Box Office Battle of the Sexes: ‘Barbie’ and ‘Oppenheimer’ Divide and Conquer

No one could have imagined that Barbie and Oppenheimer would accomplish fusion and create a weapon strong enough to help rescue the troubled summer box office.

Until now, the overall recovery of the theatrical landscape has been anchored by younger men between the ages of 18 to 35, who are always eager to see the next superhero installment or nonstop action pic. But the proverbial fanboy took a backseat (or sort of, anyway) when Barbenheimer came along and attracted consumers from nearly every age group, who decided to take a break from streaming and partake in the biggest cinematic cultural event in years. Barbie, an all-out behemoth that will soon cross $1 billion globally, is fast becoming one of the top female-fueled films of all time at the box office, not adjusted for inflation.

More from The Hollywood Reporter

According to Comscore, Barbie and Oppenheimer led the second-biggest July of all time at the domestic box office with $1.371 billion, behind July 2011 ($1.396 billion), which launched Harry Potter and the Deathly Hallows – Part 2 and Captain America: The First Avenger.

Now that they have been in theaters for two weeks, The Hollywood Reporter takes a closer look at the general audience breakdown for Warner Bros.’ Barbie and Universal’s Oppenheimer in the U.S. using data provided by those with access to exit polling service PostTrak.

Battle of the Sexes

Over the July 21-23 frame, 69 percent of ticket buyers rushing to see Barbie on its opening weekend were female. Filmmaker Greta Gerwig’s movie about Mattel’s iconic fashion doll took in a staggering $162 million domestically, one of the biggest launches of all time and the biggest ever for a female director. The female percentage of Barbie’s debut weekend was on par with the Twilight films, as well as many of the Hunger Games titles.

Female-fronted superhero pics Wonder Woman (2017) and Captain Marvel (2019) played far more evenly among the genders; Wonder Woman’s opening weekend audience in North America, for example, was 52 percent female. Captain Marvel’s wasn’t too different.

Turns out there was plenty of love to go around despite Barbie’s domination: Oppenheimer opened to $82.4 million, an even bigger surprise than Barbie considering the movie is a three-hour biographical drama about the making of the atomic bomb. Among ticket buyers, 62 percent were males.

Barbie’s Audience Was Even More Female in Its Second Weekend

Interestingly, females made up even more of Barbie’s audience in the film’s sophomore outing domestically, buying up 71 percent of all tickets. Often, a film’s gender split will shift in subsequent weekends, as it did with Oppenheimer. Males showing up to see Oppenheimer over the July 28-30 weekend shrunk somewhat, to 58 percent of the audience, while the female audience grew from 38 percent to 42 percent.

Opening Weekend Phobia?

It may sound like spin after a movie has a soft opening, but studio execs have long maintained that many adults, especially those 35 and older, like to wait to see a film until after opening weekend crowds thin out.

Barbenheimer backs up this well-worn theory.

On the first weekend of Barbie, females 25 and younger made up 35 percent of the audience, edging out their counterparts in the 25-and-older club, which made up 33 percent of all ticket buyers. Those numbers flipped in the second weekend; females 25 and under made up 32 percent of the audience, followed by 38 percent for women who are 25 and older.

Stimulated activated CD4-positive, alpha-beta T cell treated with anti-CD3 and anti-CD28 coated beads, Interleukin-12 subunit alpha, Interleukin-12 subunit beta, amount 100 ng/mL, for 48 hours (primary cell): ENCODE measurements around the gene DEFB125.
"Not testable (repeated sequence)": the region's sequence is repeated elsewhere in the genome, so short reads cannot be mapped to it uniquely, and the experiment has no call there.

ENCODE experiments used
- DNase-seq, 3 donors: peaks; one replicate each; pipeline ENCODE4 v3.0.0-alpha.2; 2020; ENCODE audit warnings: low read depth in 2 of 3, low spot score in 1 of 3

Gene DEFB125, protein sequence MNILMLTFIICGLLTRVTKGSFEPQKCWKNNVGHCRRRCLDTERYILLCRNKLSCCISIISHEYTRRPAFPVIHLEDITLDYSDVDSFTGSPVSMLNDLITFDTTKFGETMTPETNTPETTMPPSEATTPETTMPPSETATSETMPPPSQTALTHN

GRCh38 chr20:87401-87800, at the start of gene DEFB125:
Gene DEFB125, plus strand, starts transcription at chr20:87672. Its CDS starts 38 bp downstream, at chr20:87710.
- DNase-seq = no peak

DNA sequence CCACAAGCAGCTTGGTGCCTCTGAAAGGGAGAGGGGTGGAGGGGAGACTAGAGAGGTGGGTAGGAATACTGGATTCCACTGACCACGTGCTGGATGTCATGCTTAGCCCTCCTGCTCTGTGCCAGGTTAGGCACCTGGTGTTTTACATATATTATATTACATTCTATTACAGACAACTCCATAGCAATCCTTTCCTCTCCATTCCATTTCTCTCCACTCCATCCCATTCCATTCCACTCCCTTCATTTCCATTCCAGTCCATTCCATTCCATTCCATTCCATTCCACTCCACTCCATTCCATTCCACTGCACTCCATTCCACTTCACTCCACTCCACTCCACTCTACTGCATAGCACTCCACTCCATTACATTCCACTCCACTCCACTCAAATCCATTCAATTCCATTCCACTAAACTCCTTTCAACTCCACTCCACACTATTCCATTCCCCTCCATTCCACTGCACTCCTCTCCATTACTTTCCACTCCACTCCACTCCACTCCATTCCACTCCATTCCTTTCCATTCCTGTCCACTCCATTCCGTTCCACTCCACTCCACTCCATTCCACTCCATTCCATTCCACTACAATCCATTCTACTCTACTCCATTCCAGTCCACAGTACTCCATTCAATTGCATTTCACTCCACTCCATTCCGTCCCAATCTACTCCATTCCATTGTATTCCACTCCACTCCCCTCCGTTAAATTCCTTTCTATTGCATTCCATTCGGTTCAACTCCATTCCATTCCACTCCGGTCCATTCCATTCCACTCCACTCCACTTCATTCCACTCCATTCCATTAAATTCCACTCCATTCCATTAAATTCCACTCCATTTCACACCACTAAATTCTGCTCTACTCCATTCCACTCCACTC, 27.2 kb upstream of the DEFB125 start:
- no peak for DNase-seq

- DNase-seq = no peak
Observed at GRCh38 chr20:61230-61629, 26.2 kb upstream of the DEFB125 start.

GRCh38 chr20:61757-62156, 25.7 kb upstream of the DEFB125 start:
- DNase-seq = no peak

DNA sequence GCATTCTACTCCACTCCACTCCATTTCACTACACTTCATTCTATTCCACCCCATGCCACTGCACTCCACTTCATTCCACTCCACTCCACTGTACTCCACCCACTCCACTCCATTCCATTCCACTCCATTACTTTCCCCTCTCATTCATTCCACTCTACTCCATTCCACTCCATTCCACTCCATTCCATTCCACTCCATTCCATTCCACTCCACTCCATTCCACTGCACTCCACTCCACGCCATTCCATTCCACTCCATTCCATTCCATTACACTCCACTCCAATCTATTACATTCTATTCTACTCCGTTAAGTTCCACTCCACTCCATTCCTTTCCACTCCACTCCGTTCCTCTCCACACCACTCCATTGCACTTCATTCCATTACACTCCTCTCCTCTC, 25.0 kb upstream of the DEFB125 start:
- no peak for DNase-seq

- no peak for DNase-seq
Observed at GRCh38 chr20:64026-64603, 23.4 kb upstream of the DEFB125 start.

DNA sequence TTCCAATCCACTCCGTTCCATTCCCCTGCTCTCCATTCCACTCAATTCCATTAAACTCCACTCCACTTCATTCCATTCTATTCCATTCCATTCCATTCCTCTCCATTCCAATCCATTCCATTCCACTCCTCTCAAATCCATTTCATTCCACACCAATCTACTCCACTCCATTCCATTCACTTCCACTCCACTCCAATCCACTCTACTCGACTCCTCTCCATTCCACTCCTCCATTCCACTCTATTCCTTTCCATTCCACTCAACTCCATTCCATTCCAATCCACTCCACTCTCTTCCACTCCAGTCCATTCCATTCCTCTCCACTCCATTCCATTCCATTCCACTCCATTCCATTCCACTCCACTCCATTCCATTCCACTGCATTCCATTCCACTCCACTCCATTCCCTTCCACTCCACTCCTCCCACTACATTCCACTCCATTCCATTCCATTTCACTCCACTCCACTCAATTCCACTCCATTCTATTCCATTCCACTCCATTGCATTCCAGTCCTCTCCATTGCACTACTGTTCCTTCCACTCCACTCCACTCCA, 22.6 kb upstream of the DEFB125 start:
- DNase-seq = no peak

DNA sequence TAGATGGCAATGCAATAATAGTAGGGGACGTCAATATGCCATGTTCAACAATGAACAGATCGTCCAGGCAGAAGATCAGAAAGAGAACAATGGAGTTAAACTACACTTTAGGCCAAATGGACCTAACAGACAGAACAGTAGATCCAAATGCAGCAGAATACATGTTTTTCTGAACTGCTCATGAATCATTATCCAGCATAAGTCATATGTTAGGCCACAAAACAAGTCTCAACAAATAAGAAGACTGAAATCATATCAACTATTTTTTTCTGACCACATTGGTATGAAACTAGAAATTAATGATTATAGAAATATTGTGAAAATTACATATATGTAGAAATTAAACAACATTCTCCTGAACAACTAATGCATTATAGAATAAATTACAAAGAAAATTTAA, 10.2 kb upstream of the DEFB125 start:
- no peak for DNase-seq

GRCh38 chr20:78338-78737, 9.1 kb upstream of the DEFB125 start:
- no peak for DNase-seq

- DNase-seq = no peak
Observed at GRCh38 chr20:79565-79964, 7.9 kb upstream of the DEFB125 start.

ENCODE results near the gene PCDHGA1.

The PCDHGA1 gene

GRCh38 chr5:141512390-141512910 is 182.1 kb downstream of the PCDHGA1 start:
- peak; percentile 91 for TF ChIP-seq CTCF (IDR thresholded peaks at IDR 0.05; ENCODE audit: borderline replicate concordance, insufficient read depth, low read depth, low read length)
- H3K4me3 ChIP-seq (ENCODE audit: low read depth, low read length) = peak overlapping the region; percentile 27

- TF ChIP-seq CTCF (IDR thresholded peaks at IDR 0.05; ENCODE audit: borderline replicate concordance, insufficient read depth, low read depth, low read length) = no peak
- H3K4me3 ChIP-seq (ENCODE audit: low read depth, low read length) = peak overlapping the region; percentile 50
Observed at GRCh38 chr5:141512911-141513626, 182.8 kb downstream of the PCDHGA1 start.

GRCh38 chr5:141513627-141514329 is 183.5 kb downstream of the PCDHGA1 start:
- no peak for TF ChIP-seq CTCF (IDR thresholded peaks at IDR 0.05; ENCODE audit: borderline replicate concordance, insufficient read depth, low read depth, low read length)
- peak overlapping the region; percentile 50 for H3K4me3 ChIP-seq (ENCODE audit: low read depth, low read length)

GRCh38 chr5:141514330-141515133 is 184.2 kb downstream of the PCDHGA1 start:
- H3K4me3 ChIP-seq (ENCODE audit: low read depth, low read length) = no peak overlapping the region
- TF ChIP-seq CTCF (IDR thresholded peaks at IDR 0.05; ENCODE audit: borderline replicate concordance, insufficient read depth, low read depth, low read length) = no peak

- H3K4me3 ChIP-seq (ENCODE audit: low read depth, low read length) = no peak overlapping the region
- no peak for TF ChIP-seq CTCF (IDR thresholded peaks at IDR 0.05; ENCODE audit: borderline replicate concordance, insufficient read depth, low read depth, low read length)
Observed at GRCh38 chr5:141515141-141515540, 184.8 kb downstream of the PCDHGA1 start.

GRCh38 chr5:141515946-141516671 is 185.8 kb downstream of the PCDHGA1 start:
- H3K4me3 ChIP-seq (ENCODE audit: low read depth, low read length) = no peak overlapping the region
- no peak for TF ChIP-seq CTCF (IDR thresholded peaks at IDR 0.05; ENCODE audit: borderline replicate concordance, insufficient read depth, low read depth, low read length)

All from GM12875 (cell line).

Oppenheimer was even more pronounced. One telling example: Moviegoers who were 55 and over leaped from 13 percent to 19 percent in the movie’s second weekend.

Dividing Up the Ages

Speaking of older, rarely does a Hollywood event pic see that kind of turnout among moviegoers 55 and older, particularly in the streaming age. Barbie did not have that advantage; only 6 to 7 percent of the general audience was in the 55-plus club, despite the fact that Barbie was first created in 1959. Barbie made up for it, however, by getting more than double the number of teenagers as Oppenheimer. Those between ages 13 and 17 accounted for 13 percent of Barbie’s first weekend and 11 percent of the second. The corresponding stats for Oppenheimer were 5 percent and 6 percent.

One key age group that bestowed almost equal attention on the two films was the 18-34 crowd, which, as mentioned earlier, is prized for turning out the most frequent moviegoers.

Comscore’s Paul Dergarabedian doesn’t think anyone will be able to replicate Barbenheimer anytime soon. A top Hollywood studio executive agrees. “Barbie and Oppenheimer are outliers. Anyone who thinks this is a return to normal moviegoing is missing the point,” says one top studio executive. “These two films have touched the cultural zeitgeist, which is why you are seeing such huge grosses.”

For Nolan, these past few weeks could be a case of dèjá vu. Fifteen years ago, his seminal superhero movie The Dark Knight debuted on the same weekend in July that Oppenheimer would all these years later. The Batman pic opened to a record $158.4 million on its way to clearing $1 billion. As fate would have it, Universal’s hit movie musical Mamma Mia! opened that same weekend to $27.9 million. It was considered a fortune for a female-led movie daring to go up against the Caped Crusader. Mamma Mia! ultimately sang its way to $609.8 million globally.

As for this summer, Nolan has said it feels good to be part of a full slate at theaters. Said the filmmaker ahead of Barbenheimer weekend: “I think for those of us who care about movies, we’ve been really waiting to have a crowded marketplace again, and now it’s here and that’s terrific.”

Best of The Hollywood Reporter

Click here to read the full article.